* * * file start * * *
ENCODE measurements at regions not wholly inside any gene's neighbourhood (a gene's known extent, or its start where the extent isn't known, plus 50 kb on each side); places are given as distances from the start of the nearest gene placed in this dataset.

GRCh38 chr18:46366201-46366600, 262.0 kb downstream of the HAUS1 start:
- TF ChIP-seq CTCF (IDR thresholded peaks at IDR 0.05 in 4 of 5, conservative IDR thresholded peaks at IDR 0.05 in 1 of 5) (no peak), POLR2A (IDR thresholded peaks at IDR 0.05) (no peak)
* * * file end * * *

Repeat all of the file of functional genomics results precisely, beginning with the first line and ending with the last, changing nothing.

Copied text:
ENCODE measurements at regions not wholly inside any gene's neighbourhood (a gene's known extent, or its start where the extent isn't known, plus 50 kb on each side); places are given as distances from the start of the nearest gene placed in this dataset.

GRCh38 chr18:46366201-46366600, 262.0 kb downstream of the HAUS1 start:
- TF ChIP-seq CTCF (IDR thresholded peaks at IDR 0.05 in 4 of 5, conservative IDR thresholded peaks at IDR 0.05 in 1 of 5) (no peak), POLR2A (IDR thresholded peaks at IDR 0.05) (no peak)